Effects of SAC alloy copper dissolution rates on PTH processes: cost and performance justify use of certain alternatives to SAC 305/405.
Copper dissolution during PTH rework is not a new phenomenon. In some cases, high degrees of copper dissolution occurred under SnPb conditions when reworking larger, more thermally massive PCBs that required longer contact times (i.e., server type product). In some instances, a "low-melt" alloy was incorporated into the SnPb process to permit longer contact times required for 2X rework. (1,2) This however, was required only on an extremely small percentage of card types. The majority of PTH reworks were capable of using a single alloy type (i.e., eutectic SnPb37). Use of Pb-free alloys such as SAC 305 or 405 inflicts this issue on the majority of product types--regardless of size and complexity. The main reasons for this increase in copper dissolution using SAC 305/405 are the increased operating temperatures, along with the change in the alloy composition itself. Primarily, the increase in tin content (%Sn) causes higher rates of copper dissolution. Aside from incorporating other techniques to attempt to reduce the degree of copper dissolution (reducing contact time using barrel cleaning techniques, flow rate reduction methods), it is clear that a change in Pb-free alloy is the main solution required to establish a safe PTH rework process window, which the industry has been accustomed to when using Sn-Pb alloy.
A handful of alternative Pb-free alloys are commercially available: variations of SnAgCu or SnCu-based alloys with varying degrees of elemental additives such as nickel, germanium, bismuth, antimony and others. These additives add certain properties that help control grain structure, which acts to reduce the degree of copper dissolution and provides other soldering benefits. Table 1 lists specific alloys in this study and their respective melting ranges. The impact of these additives from a metallurgical point of view will be briefly discussed.
To date, previous studies on the copper dissolution phenomenon have resulted in several key outcomes. First, industry will likely be forced away from SAC 305/405 alloys during PTH processes. (3,4) The main reason for this is based on the high copper dissolution rates of these alloys, which have a direct impact during PTH rework. This is a concern, especially for high reliability, long-life products that may require multiple reworks during their lifetime. It has been shown that SAC 305 and 405 alloys have copper dissolution rates two times higher compared to a SnCu + Ni doped alloy and conventional eutectic SnPb. Calculated copper dissolution rates are directly correlated to the allowable PTH rework process window. It can be seen that significant improvements to the allowable process window are made when using an alternative Pb-free alloy that offers lower rates of copper dissolution (Figure 1).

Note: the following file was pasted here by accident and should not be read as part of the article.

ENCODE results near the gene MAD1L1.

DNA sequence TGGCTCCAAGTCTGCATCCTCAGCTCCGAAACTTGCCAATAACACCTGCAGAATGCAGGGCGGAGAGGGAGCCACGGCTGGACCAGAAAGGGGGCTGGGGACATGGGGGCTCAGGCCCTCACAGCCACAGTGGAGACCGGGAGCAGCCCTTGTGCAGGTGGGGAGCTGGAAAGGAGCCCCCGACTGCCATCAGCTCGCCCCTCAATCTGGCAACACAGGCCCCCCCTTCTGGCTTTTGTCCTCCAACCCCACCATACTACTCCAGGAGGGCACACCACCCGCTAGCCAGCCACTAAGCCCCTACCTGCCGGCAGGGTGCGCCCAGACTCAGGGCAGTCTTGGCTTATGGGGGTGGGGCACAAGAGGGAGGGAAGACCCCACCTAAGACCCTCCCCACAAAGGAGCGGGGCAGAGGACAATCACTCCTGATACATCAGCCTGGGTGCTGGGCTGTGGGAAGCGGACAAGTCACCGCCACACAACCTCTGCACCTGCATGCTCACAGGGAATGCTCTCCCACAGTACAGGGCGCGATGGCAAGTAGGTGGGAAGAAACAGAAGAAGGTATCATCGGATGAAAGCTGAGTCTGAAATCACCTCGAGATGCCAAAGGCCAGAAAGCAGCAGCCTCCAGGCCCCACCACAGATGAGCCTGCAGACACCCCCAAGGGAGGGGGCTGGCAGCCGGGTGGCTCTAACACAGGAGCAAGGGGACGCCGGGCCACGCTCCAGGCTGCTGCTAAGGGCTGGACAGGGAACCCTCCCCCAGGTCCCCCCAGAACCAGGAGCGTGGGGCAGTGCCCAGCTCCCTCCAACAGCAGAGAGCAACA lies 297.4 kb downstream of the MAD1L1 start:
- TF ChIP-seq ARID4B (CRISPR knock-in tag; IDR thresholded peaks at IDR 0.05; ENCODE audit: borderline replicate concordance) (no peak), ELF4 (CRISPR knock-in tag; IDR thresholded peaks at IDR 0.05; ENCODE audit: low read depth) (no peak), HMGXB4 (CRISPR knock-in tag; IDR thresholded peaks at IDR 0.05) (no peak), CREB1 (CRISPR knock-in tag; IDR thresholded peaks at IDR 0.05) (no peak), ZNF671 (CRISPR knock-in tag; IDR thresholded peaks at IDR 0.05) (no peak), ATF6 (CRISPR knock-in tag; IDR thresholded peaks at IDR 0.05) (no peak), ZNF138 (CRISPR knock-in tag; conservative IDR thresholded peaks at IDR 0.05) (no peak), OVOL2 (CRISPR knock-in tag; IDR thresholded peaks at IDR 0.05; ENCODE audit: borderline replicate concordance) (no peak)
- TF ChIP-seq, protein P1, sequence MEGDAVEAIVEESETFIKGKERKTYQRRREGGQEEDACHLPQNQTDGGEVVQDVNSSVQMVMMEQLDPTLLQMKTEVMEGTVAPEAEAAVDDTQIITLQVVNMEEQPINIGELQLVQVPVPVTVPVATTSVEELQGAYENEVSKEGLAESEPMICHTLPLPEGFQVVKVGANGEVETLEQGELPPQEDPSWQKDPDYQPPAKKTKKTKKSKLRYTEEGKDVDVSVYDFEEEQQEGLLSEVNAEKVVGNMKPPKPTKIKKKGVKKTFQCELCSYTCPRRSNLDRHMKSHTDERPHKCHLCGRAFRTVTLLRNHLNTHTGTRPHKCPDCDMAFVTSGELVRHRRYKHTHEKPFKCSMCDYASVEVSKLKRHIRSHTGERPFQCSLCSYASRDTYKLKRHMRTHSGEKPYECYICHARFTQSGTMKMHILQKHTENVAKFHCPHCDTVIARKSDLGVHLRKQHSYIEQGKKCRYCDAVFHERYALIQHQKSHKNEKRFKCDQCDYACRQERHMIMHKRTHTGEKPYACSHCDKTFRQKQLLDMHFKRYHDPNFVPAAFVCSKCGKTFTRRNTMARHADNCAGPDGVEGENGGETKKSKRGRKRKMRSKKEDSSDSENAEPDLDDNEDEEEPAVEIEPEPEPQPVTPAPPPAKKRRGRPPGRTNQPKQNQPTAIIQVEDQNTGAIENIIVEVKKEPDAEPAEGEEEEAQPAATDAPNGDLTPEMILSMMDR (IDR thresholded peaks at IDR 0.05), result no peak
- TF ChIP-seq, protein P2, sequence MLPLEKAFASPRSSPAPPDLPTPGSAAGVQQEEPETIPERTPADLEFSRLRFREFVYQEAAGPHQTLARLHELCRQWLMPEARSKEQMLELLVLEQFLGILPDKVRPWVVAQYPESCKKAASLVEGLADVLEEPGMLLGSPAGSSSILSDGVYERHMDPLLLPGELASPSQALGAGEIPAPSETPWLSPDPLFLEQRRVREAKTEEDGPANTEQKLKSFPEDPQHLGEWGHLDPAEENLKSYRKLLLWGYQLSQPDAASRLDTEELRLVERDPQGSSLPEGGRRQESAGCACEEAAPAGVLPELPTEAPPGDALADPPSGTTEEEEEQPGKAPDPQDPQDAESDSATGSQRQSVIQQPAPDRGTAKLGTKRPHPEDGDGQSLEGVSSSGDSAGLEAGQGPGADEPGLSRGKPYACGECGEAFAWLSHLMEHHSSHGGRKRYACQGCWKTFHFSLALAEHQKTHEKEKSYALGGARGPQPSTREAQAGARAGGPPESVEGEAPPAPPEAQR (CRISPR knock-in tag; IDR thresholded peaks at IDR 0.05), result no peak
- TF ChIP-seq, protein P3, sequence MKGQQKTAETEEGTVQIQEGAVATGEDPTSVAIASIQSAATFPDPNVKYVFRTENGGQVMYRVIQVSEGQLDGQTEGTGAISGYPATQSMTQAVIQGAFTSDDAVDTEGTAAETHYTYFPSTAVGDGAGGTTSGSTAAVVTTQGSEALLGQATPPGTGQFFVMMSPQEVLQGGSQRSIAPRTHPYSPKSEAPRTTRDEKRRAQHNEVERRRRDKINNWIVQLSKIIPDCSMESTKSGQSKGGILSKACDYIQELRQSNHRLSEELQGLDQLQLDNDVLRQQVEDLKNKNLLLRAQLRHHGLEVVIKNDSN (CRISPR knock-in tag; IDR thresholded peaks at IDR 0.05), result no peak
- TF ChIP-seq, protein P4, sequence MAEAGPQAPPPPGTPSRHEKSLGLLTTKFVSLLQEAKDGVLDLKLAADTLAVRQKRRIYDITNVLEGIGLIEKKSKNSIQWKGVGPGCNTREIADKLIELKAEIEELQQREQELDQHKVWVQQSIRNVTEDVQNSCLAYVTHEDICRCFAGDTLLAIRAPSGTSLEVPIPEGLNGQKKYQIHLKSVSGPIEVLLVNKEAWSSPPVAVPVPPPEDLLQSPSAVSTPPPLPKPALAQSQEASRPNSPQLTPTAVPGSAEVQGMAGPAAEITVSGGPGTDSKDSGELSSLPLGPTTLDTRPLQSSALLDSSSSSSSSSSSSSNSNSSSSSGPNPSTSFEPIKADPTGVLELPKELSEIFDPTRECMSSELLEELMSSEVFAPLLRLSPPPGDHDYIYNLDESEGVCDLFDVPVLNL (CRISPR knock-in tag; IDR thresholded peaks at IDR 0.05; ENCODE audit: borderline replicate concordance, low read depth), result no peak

[FIGURE 1 OMITTED]
The second conclusion was that copper dissolution rates will vary from barrel-to-barrel across a connector and will even vary within a single barrel based on geometry (Figure 2 a,b). Specifically, the knee of the PTH barrel will dissolve at a faster rate as compared to the annular ring or barrel wall. (5) This is explained by atomic diffusion theory correlating the effects of surface geometry on the rate of atomic diffusion, as well as proximity to the solder flow. The main reason for the variance across a connector has been linked to flow rate. Typical flow-well design uses a single central opening through which solder can flow. This design point often results in higher dissolution rates within center barrels of a connector rework location. Center pins are often subjected to turbulent solder flow, while edge pins are subjected to laminar flow. Modifications in flow-well design have proven effective in reducing solder turbulence, resulting in reduced copper dissolution rates during solder fountain rework. (6)
All the "alternative Pb-free alloys" included in this study are primarily SnAgCu or SnCu-based alloys with some controlled levels of additives. The additives help control the final grain structure, thus improving final joint appearance, wetting and flow characteristics. Effects include improved barrel fill and reduced copper dissolution. The type, wt% and combination of the base elements and additives have an impact on controlling the aforementioned properties. This section summarizes the impact of each of the common additives, specifically on copper dissolution from a metallurgical point of view.
Copper dissolution kinetics. Before discussing each additive's impact on copper dissolution, the basic mechanisms behind how copper dissolution occurs must be explained.
The copper dissolution process can be considered to be occurring by the following mechanisms: (7)
1 Departure of atoms of the solid surface.
2. Diffusion into the solder melt.